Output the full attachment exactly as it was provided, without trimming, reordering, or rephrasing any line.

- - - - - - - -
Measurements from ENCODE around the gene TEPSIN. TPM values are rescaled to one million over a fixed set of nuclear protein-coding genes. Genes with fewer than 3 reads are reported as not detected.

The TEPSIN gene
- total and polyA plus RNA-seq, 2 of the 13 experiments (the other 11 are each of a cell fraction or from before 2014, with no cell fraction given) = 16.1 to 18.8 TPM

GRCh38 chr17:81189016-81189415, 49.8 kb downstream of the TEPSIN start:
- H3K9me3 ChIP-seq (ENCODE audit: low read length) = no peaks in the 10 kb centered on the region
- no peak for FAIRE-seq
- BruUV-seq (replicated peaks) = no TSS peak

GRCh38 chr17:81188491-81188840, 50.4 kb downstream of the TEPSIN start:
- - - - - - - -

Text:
Measurements from ENCODE around the gene TEPSIN. TPM values are rescaled to one million over a fixed set of nuclear protein-coding genes. Genes with fewer than 3 reads are reported as not detected.

The TEPSIN gene
- total and polyA plus RNA-seq, 2 of the 13 experiments (the other 11 are each of a cell fraction or from before 2014, with no cell fraction given) = 16.1 to 18.8 TPM

GRCh38 chr17:81189016-81189415, 49.8 kb downstream of the TEPSIN start:
- H3K9me3 ChIP-seq (ENCODE audit: low read length) = no peaks in the 10 kb centered on the region
- no peak for FAIRE-seq
- BruUV-seq (replicated peaks) = no TSS peak

GRCh38 chr17:81188491-81188840, 50.4 kb downstream of the TEPSIN start: